Bring out the tall tales now that we told by the fire as the gaslight bubbled like a diver. Ghosts whooed like owls in the long nights when I dared not look over my shoulder; animals lurked in the cubbyhole under the stairs and the gas meter ticked. And I remember that we went singing carols
“No,” Jack said, “Good King
“Perhaps it was a ghost,” Jim said.
“Perhaps it was trolls,” Dan said, who was always reading.
“Let’s go in and see if there’s any jelly left,” Jack said. And we did that.
Always on Christmas
A Nostalgia for lost times haunts so many memories of childhood. We often luxuriate in what we would like to think happened, even if this was only secretly because our ‘real’ childhood betrayed our hopes and fulfilled our fears.
Dylan Thomas wrote a remarkable prose poem called A Child’s Christmas in Wales. It evokes a lost time that knows it is made up as all the best stories are, but in that made up
I love the tentativeness of the ‘small dry voice through the keyhole’ who sings back to the carol singing boys. It feels as if the voice has been neglected and lonely. Ironically the carols wake up the voice but terrify the young singers too. Fragility is not always treated delicately! Thomas brilliantly recreates a theatrical, memorable scene from childhood, and suffuses the scene with a poet’s respect for the extraordinary. The ‘dry voice’ is the ‘eggshell voice’ which evokes the rebirth and fragility all in one image.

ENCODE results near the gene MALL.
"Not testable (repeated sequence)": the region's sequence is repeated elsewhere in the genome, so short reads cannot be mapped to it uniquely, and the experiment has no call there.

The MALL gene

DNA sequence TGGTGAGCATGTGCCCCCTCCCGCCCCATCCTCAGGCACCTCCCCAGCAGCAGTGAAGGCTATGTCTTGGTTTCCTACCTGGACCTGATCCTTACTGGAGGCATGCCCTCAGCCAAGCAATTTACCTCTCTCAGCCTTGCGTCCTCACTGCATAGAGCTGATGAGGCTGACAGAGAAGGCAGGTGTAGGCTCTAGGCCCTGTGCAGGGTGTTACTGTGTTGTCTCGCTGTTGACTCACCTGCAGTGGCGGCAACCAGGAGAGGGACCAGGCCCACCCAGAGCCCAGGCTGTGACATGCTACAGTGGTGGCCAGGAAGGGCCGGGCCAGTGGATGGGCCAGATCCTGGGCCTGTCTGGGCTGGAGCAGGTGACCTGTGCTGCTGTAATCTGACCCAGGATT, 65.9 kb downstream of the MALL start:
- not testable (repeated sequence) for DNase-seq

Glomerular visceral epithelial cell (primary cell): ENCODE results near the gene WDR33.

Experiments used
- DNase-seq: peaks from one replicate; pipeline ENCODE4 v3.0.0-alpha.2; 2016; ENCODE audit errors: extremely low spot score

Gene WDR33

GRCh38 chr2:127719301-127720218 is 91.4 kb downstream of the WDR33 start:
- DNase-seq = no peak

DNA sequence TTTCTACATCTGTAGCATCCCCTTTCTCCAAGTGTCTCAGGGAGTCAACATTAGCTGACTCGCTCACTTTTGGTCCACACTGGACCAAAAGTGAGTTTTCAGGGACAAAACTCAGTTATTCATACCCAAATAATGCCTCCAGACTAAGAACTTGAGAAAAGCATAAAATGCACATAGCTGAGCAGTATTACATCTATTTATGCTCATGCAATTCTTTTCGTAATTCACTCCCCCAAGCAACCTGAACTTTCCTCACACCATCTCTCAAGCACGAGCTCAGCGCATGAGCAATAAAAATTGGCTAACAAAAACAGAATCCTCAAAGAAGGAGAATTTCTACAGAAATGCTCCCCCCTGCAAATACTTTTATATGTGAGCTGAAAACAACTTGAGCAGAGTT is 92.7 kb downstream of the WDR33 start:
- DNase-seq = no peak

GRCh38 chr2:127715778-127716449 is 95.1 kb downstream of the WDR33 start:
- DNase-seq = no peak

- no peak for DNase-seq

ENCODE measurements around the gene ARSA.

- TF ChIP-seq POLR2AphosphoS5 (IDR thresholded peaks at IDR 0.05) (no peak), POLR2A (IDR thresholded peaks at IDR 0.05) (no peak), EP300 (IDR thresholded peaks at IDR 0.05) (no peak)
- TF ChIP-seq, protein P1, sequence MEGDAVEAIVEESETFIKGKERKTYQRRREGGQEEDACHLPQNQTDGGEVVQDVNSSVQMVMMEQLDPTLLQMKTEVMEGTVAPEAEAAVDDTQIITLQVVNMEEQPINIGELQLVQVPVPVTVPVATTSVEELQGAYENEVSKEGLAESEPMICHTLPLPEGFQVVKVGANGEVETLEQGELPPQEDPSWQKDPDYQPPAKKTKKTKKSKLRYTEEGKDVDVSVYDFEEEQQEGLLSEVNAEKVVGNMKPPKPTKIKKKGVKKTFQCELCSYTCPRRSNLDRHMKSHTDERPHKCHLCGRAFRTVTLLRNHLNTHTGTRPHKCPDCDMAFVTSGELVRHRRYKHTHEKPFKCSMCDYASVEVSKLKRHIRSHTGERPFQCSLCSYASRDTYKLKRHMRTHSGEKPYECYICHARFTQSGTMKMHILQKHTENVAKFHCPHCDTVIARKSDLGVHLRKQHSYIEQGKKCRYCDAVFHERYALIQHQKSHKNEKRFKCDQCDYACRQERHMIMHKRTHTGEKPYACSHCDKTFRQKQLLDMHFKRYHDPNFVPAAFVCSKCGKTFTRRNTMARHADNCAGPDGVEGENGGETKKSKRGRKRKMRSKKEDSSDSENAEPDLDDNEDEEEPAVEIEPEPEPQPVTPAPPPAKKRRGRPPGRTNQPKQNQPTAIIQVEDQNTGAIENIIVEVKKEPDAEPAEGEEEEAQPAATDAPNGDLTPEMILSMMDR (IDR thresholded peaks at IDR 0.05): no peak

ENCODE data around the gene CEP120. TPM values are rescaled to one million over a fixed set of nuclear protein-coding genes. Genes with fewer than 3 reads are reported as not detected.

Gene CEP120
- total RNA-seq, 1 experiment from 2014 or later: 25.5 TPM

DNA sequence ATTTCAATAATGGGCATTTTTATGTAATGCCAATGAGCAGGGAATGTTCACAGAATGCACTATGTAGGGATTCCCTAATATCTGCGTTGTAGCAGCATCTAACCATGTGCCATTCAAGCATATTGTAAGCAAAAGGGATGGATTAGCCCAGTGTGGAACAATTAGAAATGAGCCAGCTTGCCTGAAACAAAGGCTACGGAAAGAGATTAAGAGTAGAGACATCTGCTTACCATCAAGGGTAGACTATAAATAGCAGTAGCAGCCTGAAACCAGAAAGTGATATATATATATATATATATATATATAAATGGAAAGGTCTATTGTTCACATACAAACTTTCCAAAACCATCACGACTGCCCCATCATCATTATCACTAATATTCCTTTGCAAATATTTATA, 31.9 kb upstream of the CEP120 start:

After running to escape the voice, the boys debate the identity of the speaker, a debate that abandons mention of ‘trolls’ and a ‘ ghost’ in favour of ‘jelly’! Bathos is perfectly deployed and brilliantly preserves the sense of youthful joie de vivre and changeability. ‘And we did that.’ Listen to the perfection of the
In the final paragraph, the poet recalls the rhythm of his retirement after so many fun-filled exertions. The last line takes the reader with the poet as he bids farewell in stages, to his perfect Christmas. Who can resist the beguiling awe of ‘I said some words to the close and holy darkness’ – it captures the trance-like state of the tired but deeply grateful!
Leaves me with a sense of grace….
The Woman in Black
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